The vet makes house calls and so a month after his neutering, she came by to retest him for the nasties, and he came up clean. She said, ever-so-chipperly, "Why don't we open the door and see how things go?"
I was skeptical, and had been planning to bring the other animals in to see Angus, but hey, she's the one with the advanced degrees, so I blindly followed her orders. And within a split second, Angus was on Lacey's back, which enraged the dog, so she attacked Angus, removing a good-sized clump of his hair, but somehow not breaking his skin (her bark was always worse than her bite — she was a wonderful dog, bless her). This whipped Angus into a frenzy, and he climbed the curtains in the living room, which I had ambitiously made for our new house; he ripped them down, and came out of the large puddle of fabric, claws extended, and headed right for Monkey, who is — I hate to say it, because it will just make Glen gloat — a total idiot, even for a cat. Monkey peed on Angus during the assault. Undaunted, Angus hurled himself at Simon, my sweet little pal, who, it seemed, was about half Angus's size. Little Simo-Man did a VERY good job defending himself against the partially bald, pee-covered Angus, and really made me proud, but it still scared the bejesus out of me, so I caught Angus, threw him in the bathtub, hosed him down, and left him there to stew for awhile. The vet sat ashen-faced, silently, on a chair next to the pile of curtains on the floor.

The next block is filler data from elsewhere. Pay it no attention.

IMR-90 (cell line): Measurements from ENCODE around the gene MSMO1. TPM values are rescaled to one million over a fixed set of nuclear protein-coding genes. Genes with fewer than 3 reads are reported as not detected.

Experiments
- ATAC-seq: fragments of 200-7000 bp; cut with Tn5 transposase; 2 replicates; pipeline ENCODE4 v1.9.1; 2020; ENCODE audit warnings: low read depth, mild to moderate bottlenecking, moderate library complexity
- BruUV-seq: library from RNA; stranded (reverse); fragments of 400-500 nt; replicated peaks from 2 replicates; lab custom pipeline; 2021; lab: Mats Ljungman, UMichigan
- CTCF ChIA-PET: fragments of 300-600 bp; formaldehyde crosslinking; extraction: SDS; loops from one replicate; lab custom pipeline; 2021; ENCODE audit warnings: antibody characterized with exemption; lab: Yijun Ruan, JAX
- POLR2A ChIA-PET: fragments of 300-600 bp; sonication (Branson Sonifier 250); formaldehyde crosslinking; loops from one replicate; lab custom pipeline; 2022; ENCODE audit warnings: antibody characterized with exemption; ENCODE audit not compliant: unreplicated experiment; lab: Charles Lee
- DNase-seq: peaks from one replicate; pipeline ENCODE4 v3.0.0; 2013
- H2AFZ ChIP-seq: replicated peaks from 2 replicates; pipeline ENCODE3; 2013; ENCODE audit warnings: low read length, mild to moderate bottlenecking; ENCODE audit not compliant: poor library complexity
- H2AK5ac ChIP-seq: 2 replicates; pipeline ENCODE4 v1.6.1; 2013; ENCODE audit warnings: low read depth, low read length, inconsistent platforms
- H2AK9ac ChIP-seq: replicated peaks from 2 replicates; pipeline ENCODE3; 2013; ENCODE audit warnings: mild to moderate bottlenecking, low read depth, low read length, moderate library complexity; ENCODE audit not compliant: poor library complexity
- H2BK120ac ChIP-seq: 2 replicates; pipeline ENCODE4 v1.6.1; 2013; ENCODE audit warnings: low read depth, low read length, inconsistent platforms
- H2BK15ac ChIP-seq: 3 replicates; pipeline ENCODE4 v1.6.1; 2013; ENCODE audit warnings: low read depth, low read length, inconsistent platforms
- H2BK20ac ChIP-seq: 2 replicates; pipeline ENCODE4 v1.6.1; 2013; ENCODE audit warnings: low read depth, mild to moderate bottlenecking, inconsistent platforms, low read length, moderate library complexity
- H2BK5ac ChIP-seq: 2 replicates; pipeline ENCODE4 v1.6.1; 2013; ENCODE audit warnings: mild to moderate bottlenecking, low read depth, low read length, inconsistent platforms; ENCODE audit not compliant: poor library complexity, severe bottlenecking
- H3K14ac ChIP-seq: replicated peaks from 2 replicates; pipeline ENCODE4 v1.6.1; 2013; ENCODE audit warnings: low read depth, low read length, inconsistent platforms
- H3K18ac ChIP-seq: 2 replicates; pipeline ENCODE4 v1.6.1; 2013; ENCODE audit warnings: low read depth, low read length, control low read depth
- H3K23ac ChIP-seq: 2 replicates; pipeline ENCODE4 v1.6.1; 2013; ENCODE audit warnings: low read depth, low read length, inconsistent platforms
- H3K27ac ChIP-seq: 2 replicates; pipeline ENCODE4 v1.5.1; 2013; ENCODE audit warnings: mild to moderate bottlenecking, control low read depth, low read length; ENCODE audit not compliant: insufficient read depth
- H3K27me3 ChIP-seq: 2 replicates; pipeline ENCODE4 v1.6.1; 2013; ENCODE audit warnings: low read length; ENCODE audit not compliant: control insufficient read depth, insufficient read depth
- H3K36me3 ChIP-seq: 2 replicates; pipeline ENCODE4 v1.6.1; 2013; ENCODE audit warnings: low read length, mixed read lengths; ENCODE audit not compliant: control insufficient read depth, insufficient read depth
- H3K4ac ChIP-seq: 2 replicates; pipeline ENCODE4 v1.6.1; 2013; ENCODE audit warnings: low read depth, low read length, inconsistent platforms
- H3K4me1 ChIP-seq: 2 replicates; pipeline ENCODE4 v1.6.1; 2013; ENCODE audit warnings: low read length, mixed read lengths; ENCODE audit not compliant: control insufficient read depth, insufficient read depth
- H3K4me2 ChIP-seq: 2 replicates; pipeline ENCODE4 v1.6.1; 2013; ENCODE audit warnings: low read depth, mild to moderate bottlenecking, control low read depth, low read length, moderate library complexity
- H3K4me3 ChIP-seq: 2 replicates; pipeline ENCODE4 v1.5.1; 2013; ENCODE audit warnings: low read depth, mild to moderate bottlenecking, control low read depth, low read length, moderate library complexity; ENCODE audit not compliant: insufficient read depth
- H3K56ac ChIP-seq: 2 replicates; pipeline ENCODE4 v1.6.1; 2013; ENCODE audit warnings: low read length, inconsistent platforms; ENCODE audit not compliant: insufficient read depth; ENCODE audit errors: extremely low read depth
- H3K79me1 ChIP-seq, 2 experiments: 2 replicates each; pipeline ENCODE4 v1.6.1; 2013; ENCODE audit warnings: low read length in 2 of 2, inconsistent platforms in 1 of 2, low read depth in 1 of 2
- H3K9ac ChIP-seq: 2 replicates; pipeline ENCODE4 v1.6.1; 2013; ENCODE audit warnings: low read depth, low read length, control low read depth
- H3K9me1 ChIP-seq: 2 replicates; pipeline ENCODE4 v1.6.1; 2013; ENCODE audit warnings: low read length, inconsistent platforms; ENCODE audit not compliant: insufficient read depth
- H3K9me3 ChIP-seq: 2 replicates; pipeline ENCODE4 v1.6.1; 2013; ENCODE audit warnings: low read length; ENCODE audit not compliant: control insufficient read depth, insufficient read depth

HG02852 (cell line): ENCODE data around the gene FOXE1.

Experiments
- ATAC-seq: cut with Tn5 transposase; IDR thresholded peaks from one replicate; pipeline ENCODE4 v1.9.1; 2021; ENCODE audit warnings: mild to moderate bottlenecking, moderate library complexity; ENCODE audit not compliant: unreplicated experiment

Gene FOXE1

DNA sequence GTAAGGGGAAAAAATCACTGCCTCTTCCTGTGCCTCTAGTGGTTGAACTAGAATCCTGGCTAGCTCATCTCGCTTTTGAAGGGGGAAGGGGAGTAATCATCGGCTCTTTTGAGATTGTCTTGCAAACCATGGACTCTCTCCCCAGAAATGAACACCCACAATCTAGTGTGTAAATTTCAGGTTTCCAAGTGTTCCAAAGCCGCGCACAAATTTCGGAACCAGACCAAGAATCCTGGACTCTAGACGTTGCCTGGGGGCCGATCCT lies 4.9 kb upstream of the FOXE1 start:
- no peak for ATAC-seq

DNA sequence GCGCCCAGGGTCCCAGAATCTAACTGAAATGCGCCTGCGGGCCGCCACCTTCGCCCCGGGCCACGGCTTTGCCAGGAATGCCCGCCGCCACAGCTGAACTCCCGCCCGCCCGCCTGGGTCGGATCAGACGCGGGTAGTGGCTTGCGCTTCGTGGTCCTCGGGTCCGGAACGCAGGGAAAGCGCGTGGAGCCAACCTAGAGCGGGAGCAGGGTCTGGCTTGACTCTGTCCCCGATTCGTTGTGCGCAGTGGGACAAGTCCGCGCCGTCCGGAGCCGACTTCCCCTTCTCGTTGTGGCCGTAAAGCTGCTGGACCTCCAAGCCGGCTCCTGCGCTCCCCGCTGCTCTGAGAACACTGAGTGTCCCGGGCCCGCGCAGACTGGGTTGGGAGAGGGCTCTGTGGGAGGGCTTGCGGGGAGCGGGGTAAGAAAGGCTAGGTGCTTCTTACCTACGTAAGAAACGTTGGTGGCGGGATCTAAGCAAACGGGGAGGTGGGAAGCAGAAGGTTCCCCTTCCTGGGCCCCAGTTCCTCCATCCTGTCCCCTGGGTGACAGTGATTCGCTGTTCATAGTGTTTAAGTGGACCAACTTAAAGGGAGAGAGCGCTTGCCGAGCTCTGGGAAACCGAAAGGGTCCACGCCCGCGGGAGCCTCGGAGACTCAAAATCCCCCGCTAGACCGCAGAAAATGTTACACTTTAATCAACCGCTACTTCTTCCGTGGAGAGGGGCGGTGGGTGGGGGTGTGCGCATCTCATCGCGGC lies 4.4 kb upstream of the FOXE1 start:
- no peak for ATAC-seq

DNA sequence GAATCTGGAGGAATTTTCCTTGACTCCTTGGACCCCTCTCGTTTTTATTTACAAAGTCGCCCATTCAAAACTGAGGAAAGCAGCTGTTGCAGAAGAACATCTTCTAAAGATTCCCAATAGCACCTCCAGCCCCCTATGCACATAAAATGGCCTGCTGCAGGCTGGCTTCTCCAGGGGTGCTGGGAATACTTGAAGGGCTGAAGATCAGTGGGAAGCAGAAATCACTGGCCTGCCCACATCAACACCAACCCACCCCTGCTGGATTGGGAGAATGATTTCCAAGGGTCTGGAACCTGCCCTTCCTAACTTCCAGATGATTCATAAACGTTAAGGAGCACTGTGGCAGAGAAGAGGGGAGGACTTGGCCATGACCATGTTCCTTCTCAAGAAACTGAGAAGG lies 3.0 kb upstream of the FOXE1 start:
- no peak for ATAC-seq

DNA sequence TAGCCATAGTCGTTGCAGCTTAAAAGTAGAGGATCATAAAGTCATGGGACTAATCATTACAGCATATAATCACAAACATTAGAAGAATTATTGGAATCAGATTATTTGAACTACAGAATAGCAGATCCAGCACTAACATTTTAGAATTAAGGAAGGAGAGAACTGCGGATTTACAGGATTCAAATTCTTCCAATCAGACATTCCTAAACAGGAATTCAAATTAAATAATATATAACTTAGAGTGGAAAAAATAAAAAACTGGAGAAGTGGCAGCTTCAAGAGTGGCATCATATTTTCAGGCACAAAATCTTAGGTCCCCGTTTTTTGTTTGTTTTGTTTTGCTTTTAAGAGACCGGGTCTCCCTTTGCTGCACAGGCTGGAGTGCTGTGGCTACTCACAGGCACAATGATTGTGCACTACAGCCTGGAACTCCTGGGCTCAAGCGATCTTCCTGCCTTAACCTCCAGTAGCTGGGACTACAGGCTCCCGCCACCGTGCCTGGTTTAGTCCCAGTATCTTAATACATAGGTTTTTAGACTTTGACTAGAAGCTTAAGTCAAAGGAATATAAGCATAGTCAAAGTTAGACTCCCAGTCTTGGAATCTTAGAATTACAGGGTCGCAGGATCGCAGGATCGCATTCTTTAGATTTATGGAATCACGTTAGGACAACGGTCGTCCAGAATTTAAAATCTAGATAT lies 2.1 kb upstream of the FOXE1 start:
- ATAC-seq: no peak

She examined Lacey, Simon, and Monkey, as a courtesy, and went back up to check on Angus, who had a scratch across this eye. She had some eye ointment in her van, which she gave me, gratis; she apologized profusely, and scurried away.
It took nearly 8 more months, and a couple of kittens to act as liaison between Angus and the rest of the animals, but it eventually, kinda-sorta worked out. Except now Monkey's in solitary confinement, since she is, well, the idiot of the bunch, and just refuses to deal with the changes in the house. Plus, she bites, even when you pet her, and while this takes most people off-guard, it doesn't really confront me, since Monkey is missing one of her eye teeth, making her bite pretty ineffective. And good ol' Angus has calmed WAY down, and unlike the other cats, has zero interest in sneaking outside. He knows what's out there. His mattress is gone, and nothing else is worth it.
He still has a thing for junk food though. I know it's wrong to feed your animals human food, but don't label me, okay? They get great pet chow and lots of love, and just a few nibbles of our food here and there. Angus sits on the stool in the kitchen through every meal, no matter what we're eating, and while his manners are very good, he is always very interested — it would seem — in what we eat. Every now and then, I'll slip him a little bit of cheese, but the higher the quality, the less interested he is in it. He loves plain ole American processed cheese food, which we do eat on occasion. Angus will also eat bits of pizza (though not like he used to), but he's not interested in the more formal Italian entrees. Meatballs are uninteresting to him, and the cheese in lasagna might as well not even exist. But the steak in a cheesesteak is heaven to Mr. Angus. The same is true with chicken: if it's deep-fried, he's on it. Other than that, it might as well be broccoli.